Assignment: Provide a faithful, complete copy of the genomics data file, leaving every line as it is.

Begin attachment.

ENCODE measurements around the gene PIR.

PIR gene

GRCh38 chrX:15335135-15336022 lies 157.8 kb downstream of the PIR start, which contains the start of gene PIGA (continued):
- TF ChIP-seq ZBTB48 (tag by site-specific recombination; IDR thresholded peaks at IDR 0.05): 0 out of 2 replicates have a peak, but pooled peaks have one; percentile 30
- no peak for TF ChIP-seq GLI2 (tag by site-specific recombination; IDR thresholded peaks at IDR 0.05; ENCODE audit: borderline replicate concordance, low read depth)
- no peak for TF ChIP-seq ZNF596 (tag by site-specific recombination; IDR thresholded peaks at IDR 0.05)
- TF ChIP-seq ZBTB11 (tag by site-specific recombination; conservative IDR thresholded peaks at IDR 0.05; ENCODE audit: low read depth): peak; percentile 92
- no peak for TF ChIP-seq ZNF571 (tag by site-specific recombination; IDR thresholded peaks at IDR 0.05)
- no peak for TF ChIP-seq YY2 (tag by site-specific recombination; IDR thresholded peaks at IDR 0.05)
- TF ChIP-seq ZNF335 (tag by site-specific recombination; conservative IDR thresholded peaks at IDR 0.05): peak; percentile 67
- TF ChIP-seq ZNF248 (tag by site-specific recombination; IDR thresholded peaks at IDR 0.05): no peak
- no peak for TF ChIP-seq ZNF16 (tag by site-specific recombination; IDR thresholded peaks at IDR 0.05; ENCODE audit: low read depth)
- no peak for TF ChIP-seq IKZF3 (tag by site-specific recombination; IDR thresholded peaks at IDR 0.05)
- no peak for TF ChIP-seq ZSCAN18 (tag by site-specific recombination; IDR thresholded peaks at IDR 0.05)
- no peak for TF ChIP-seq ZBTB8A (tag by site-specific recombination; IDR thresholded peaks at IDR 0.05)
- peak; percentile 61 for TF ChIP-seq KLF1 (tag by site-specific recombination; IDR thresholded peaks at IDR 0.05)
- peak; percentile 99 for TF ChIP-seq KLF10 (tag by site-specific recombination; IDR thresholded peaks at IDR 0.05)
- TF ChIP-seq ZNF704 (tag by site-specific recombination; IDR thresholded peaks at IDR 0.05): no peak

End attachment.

ENCODE measurements around the gene PIR.

PIR gene

GRCh38 chrX:15335135-15336022 lies 157.8 kb downstream of the PIR start, which contains the start of gene PIGA (continued):
- TF ChIP-seq ZBTB48 (tag by site-specific recombination; IDR thresholded peaks at IDR 0.05): 0 out of 2 replicates have a peak, but pooled peaks have one; percentile 30
- no peak for TF ChIP-seq GLI2 (tag by site-specific recombination; IDR thresholded peaks at IDR 0.05; ENCODE audit: borderline replicate concordance, low read depth)
- no peak for TF ChIP-seq ZNF596 (tag by site-specific recombination; IDR thresholded peaks at IDR 0.05)
- TF ChIP-seq ZBTB11 (tag by site-specific recombination; conservative IDR thresholded peaks at IDR 0.05; ENCODE audit: low read depth): peak; percentile 92
- no peak for TF ChIP-seq ZNF571 (tag by site-specific recombination; IDR thresholded peaks at IDR 0.05)
- no peak for TF ChIP-seq YY2 (tag by site-specific recombination; IDR thresholded peaks at IDR 0.05)
- TF ChIP-seq ZNF335 (tag by site-specific recombination; conservative IDR thresholded peaks at IDR 0.05): peak; percentile 67
- TF ChIP-seq ZNF248 (tag by site-specific recombination; IDR thresholded peaks at IDR 0.05): no peak
- no peak for TF ChIP-seq ZNF16 (tag by site-specific recombination; IDR thresholded peaks at IDR 0.05; ENCODE audit: low read depth)
- no peak for TF ChIP-seq IKZF3 (tag by site-specific recombination; IDR thresholded peaks at IDR 0.05)
- no peak for TF ChIP-seq ZSCAN18 (tag by site-specific recombination; IDR thresholded peaks at IDR 0.05)
- no peak for TF ChIP-seq ZBTB8A (tag by site-specific recombination; IDR thresholded peaks at IDR 0.05)
- peak; percentile 61 for TF ChIP-seq KLF1 (tag by site-specific recombination; IDR thresholded peaks at IDR 0.05)
- peak; percentile 99 for TF ChIP-seq KLF10 (tag by site-specific recombination; IDR thresholded peaks at IDR 0.05)
- TF ChIP-seq ZNF704 (tag by site-specific recombination; IDR thresholded peaks at IDR 0.05): no peak